US hiring stalled and prices increased modestly in recent weeks, Fed report says


(NEW YORK) — U.S. economic activity changed little in recent weeks as hiring stalled, prices grew modestly and the private sector feared uncertainty tied to the 2024 election, a Federal Reserve report released on Wednesday showed.

A rosy outlook nevertheless pervaded the findings, since industry officials anticipated interest rate cuts this year, the report said.

On the whole, the report depicts an economy that has downshifted from blistering growth in the middle of last year, slowing hiring and putting the brakes on price increases.

The report, known as the Beige Book, detailed economic conditions in 12 different regions — known as “districts” — based on the results of interviews with businesses by local Fed officials.

The fresh information suggests that a prolonged period of high interest rates has succeeded in cooling the economy, which could reinforce the Fed’s plans to cut rates in the coming months.

Private sector officials nationwide drew hope from the prospect of such an outcome, the Fed report said.

“Districts continued to note that high interest rates were limiting auto sales and real estate deals; however, the prospect of falling interest rates was cited by numerous contacts in various sectors as a source of optimism,” the report said.

The fresh report appeared to contradict some economic data from recent weeks indicating robust performance.

A stronger-than-expected jobs report demonstrated solid hiring growth in December, rebuking fears of an economic downturn anytime soon.

Consumer prices, meanwhile, rose 3.4% in December compared to a year ago, accelerating markedly from the previous month and defying a smooth path down to normal levels, a report from the Bureau of Labor Statistics last week showed.

Federal Reserve Governor Christopher Waller said Tuesday the central bank expects to cut rates this year, but that it won’t be “rushed” to make the decision soon.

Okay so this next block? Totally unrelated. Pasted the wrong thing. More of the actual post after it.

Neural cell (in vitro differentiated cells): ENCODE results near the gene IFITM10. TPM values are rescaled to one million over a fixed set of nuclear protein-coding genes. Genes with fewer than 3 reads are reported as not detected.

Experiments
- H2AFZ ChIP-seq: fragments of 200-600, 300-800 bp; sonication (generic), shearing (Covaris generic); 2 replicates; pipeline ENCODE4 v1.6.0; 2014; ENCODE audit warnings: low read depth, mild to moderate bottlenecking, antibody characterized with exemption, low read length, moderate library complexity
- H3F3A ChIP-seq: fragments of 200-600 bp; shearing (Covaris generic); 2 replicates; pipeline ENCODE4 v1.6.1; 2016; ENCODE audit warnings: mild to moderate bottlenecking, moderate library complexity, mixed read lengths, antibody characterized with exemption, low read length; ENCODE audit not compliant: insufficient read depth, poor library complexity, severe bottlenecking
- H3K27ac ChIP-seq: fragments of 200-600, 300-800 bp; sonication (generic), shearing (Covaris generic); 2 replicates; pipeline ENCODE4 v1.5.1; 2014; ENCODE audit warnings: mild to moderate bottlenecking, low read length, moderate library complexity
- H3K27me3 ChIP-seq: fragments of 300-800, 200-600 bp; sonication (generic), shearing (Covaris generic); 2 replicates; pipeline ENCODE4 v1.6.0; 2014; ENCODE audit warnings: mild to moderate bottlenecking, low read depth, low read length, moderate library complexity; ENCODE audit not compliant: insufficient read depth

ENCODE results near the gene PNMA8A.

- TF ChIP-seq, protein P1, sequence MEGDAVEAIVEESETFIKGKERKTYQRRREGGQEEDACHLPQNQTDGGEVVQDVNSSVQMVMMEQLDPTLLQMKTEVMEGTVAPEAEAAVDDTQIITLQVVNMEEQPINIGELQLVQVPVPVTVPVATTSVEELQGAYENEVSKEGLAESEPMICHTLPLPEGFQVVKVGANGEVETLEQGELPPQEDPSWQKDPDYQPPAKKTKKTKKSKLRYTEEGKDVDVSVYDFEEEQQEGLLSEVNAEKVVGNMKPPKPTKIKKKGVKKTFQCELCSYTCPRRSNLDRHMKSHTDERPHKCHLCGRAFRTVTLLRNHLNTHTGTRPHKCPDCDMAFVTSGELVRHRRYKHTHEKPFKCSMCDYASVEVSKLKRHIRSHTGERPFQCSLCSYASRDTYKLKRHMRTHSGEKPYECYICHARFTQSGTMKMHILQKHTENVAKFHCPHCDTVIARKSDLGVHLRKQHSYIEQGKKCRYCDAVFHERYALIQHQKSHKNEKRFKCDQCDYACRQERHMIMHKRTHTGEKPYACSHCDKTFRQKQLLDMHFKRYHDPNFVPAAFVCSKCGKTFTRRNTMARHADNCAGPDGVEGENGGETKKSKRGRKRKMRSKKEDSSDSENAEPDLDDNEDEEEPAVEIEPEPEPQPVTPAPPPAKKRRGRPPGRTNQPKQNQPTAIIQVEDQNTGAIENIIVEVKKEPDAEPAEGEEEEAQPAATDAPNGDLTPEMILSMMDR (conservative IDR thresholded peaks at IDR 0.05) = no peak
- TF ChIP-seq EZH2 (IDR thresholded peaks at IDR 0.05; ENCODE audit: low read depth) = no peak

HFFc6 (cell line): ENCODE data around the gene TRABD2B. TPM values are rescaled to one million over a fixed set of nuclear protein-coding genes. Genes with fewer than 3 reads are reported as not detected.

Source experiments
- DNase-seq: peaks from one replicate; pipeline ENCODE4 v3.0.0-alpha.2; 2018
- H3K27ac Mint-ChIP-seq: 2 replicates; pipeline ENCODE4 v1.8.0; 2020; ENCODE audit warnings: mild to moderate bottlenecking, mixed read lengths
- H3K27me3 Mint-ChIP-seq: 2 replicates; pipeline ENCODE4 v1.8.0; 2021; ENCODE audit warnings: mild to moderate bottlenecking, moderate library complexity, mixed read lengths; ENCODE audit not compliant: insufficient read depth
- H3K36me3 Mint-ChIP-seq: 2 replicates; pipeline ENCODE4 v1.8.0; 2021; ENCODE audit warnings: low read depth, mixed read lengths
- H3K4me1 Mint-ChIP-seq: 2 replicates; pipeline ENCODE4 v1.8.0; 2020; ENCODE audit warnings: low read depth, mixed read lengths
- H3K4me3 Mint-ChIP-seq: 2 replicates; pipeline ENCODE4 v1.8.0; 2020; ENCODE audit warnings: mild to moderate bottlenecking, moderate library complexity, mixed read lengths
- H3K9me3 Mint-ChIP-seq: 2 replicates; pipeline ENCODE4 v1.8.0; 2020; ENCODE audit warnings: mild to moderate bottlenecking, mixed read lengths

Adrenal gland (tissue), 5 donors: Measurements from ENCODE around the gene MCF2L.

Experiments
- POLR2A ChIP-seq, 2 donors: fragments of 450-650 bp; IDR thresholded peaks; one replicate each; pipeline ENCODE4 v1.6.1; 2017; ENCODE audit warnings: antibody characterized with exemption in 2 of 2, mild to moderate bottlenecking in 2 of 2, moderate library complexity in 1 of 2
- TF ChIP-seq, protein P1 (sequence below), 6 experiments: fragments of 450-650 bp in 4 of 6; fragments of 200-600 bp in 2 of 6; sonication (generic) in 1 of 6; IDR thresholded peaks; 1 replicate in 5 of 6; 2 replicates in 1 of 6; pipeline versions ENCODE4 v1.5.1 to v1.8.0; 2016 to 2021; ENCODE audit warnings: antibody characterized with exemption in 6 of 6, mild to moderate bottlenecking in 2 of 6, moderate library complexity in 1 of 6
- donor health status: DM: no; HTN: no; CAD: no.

Those remarks helped send treasury yields soaring and major stock indexes tumbling on Wednesday.

The Fed risks a rebound of inflation if it cuts interest rates too quickly. An additional burst of economic activity for an already robust economy could hike demand and raise prices once again.

While the vast majority of districts reported little or no change in economic conditions, three districts reported modest growth and one reported moderate decline, the Fed report said.

Similarly, the report added, most districts described little or no change in overall employment levels. The slow hiring gave businesses in many districts confidence that wage growth would ease in the coming months, the Fed said.

Those expectations align with forecasts at the Fed of continued progress in the inflation fight over the course of this year.

When facing high inflation, policymakers fear what’s referred to as a price-wage spiral, in which a rise in prices prompts workers to demand raises that help them afford goods, which in turn pushes up prices, leading to a self-perpetuating cycle of runaway inflation.

If wage growth slows, however, policymakers gain assurance the economy will avert a spike in prices.

Inflation stands well below last summer’s peak of over 9%, but remains more than a percentage point higher than the Fed’s target rate of 2%.

Many market observers are expecting interest rate cuts as soon as a Fed meeting in March. As of last week, markets put the probability of a rate cut in March at 75%, said Ellen Zentner, chief U.S. economist and managing director at Morgan Stanley.

However, observers holding such expectations “may be in for a disappointment,” Zentner wrote earlier this month, citing strong job gains that allow the Fed to keep rates high without fear of an imminent recession.

The cushion affords Fed policymakers “room to watch and wait,” Zentner added.

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